Fruitful Winter Planning

December 17th, 2021

Katimavik Volunteer Élisabeth Drouin arranges decorative rocks around apple trees planted at the Stewart Street Community Garden. Rocks were hand painted by community members during GreenUP NeighbourHOOD pop-ups that took place over the fall. (Photo courtesy of GreenUP.)

By Laura Keresztesi, Program Coordinator at GreenUP

What are your associations with fruit at this time of year?

When I peel a sweet clementine, I’m transported to holiday gatherings at my grandparent’s cozy home. We had stockings at Christmas. The toe of each stocking was a round ball of citrus – usually grapefruit for us. I loved grapefruits and was fortunate to grow up in a household where we had fresh, tropical fruits throughout the year.

This wasn’t the case in Europe in the late 1800s, explains journalist Dominique Foufelle in The Little Book of Christmas. “When the custom of gift giving for Christmas had spread, the orange was a rare and expensive fruit. Oranges became a luxury for families of modest means who reserved them as a gift for their children.”

Regular access to fresh fruit in winter is a relatively recent comfort in northern climates. In many cases, it is a luxury that is still out of reach.

Hayley Goodchild, GreenUP Program Coordinator, recalls the first time she tasted a pomegranate. “I was in high school, at a friend’s house, sometime around the holidays. She asked if I wanted a pomegranate and I sheepishly admitted I hadn’t eaten one before and didn’t know what to do with it. She was surprised, but that’s a testament to how class continues to play a role in our ideas and expectations around food and the holidays.”

Members of the Community Fruit Group, along with Jill Bishop from Nourish, add grapes, haskaps, and apples to the Stewart St. Community Garden. (Photo courtesy of GreenUP.)

Today our grocery stores are full of colourful and delicious fruits and berries all year round. Not everyone can access this abundance. Statistics Canada has found that the proportion of Canadians aged 12 or older who consume at least five or more fruits and vegetables per day is declining, from 32 per cent in 2015, to 29 per cent in 2017.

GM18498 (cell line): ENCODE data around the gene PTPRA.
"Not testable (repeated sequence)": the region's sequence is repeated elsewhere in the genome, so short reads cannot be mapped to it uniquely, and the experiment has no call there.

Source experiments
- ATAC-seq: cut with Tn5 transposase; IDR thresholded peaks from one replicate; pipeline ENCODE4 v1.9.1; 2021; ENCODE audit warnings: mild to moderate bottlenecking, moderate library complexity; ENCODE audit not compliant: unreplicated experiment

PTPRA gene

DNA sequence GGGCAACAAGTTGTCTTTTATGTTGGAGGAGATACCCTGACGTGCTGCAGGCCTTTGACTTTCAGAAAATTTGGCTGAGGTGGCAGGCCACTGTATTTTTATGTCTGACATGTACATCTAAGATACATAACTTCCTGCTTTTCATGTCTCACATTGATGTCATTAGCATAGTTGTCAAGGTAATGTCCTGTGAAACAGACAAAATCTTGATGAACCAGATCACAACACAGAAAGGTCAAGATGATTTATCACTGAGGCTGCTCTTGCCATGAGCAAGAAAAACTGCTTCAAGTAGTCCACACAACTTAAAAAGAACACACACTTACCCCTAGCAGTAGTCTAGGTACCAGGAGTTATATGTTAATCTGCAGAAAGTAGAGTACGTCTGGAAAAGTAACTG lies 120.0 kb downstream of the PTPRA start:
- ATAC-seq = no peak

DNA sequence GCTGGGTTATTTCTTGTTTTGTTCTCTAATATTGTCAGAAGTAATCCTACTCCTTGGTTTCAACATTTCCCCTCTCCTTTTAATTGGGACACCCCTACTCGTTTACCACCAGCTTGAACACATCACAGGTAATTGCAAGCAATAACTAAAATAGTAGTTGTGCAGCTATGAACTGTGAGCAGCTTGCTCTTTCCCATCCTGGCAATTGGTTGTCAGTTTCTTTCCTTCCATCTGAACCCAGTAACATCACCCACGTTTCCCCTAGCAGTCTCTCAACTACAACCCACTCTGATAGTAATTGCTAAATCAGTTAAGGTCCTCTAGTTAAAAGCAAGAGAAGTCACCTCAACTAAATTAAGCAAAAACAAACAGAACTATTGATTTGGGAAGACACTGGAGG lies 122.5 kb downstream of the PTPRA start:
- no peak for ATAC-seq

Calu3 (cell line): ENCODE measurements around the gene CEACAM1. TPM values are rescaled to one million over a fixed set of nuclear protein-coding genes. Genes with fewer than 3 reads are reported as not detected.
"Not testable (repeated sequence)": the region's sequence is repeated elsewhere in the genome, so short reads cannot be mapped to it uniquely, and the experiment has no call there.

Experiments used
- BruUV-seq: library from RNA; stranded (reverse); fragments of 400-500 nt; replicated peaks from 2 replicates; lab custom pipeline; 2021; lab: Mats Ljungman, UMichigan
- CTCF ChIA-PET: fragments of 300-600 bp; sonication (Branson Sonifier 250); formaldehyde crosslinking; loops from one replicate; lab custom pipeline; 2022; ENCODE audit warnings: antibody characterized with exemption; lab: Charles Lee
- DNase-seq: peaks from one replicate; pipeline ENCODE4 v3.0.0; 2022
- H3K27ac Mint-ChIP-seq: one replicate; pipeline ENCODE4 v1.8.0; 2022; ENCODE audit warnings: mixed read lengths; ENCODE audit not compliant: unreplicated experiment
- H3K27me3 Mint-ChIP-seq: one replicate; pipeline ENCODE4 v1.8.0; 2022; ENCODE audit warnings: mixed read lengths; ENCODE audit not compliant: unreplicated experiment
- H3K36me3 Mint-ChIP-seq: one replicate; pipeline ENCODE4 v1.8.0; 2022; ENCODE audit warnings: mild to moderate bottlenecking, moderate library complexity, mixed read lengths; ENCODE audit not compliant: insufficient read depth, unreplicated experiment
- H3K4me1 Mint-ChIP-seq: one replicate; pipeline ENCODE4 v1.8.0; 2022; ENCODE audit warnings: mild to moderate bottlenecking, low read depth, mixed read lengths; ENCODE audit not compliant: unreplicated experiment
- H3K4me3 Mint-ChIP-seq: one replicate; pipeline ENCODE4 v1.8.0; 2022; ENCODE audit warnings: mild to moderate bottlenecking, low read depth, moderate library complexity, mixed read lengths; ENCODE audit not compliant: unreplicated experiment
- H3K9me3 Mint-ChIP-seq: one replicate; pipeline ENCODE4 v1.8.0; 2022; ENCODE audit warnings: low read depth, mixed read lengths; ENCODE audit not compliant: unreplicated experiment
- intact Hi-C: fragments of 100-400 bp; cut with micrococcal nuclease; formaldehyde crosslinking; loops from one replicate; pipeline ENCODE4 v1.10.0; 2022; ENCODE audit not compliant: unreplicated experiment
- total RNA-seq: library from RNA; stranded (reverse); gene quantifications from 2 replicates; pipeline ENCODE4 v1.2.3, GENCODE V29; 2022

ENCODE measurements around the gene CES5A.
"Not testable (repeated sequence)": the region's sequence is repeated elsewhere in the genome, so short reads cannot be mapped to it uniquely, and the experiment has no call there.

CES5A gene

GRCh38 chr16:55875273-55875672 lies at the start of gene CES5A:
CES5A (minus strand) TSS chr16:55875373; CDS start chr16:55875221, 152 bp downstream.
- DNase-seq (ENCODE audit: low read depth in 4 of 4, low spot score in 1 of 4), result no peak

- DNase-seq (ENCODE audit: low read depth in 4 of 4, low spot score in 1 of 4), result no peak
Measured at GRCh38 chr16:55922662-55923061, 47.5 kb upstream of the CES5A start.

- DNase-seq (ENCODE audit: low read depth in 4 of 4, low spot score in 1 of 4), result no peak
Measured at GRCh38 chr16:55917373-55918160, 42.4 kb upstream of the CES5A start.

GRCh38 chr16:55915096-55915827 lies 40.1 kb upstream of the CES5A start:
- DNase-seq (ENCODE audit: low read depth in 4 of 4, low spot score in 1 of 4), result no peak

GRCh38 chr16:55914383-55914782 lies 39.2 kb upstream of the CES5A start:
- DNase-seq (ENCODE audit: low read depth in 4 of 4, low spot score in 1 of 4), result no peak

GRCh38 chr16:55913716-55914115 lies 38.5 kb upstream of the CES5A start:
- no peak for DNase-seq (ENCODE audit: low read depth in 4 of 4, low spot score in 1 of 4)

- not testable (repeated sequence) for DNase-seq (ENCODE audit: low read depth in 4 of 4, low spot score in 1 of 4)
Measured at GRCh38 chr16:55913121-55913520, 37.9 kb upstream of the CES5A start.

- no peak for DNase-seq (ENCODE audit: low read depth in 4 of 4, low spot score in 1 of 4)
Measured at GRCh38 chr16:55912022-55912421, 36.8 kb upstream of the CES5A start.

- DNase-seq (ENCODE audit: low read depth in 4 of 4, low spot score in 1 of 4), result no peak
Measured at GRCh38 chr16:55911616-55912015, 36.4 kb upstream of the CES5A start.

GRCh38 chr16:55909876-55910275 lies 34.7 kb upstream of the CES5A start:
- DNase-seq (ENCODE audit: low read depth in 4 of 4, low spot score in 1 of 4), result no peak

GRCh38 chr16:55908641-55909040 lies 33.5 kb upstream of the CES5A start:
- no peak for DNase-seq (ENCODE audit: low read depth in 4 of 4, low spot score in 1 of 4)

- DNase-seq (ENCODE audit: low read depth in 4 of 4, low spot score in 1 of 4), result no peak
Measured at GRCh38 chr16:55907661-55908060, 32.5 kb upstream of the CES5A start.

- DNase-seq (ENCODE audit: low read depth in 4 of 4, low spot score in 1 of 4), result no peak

Food insecurity could be partly to blame. According to a fact sheet released by Peterborough Food Action Network, 14.5 per cent of Peterborough households experienced food insecurity in 2017-18. The rate is typically worse among female-led, single-parent households.

A 2020 community survey by researchers at Trent University suggests that food insecurity has worsened locally since the start of the pandemic. Canada’s Food Price Report, released last week, suggests 2022 could see the largest annual increase in food costs on record.

This is in part why GreenUP is excited about opportunities to grow food in public spaces. This year, GreenUP and Nourish convened the Community Fruit Group. This group offers a place where residents can gather (mostly virtually) to learn about fruit tree care and explore ways to plant and maintain fruit in public places like parks and community gardens.

We may not be able to grow citrus fruits here, but through working with the Community Fruit Group, I’ve learned about many amazing fruits and berries that do flourish in our local climate.

The Community Fruit Group isn’t alone in its commitment to bring more fruit trees to our community. According to Michael Papadacos, Manager of Infrastructure & Planning Services with the City of Peterborough, “the City’s new Official Plan reflects the City’s commitment to expanding the urban forest’s tree canopy, and encouraging increased production and access to local food sources.”

Members of the Community Fruit Group tend to the raspberry patch at the Steward Street Community Garden. (Photo courtesy of GreenUP.)

There is much more to solving food insecurity than growing and harvesting your own food. These opportunities to grow and harvest your own food do, however, add valuable substance and nutrition to people’s plates. These projects also grow community connections and strength.

“By looking at ways to enhance community gardens with the addition of fruit bearing trees,” observes Papadoacos, “we can work with residents to create a more resilient community.”

Fruit also produces something else: community, friendships, and vibrant public spaces. From union organizing on fruit plantations, to community orchards and local gleaning programs, fruit has a history of bringing people together, and the power to continue to cultivate thriving communities, both human and non-human.

There is a blanket of snow on the ground as I write this. There is a stillness. The fruit trees have gone dormant. All their nutrients and energy are stored in their roots. They are getting ready for spring.

Our Community Fruit Group is also using winter as a time to regroup, refocus, and plan for the spring. If you are interested in learning more about the Community Fruit Group, please email Laura at laura.keresztesi@greenup.on.ca. All are welcome!

Generous support for the Community Fruit Group is provided by the Community Foundation of Greater Peterborough.

Members of the Community Fruit Group and Talwood Community Garden work together to plant apples and elderberries at the Talwood Community Garden. (Photo courtesy of GreenUP.)

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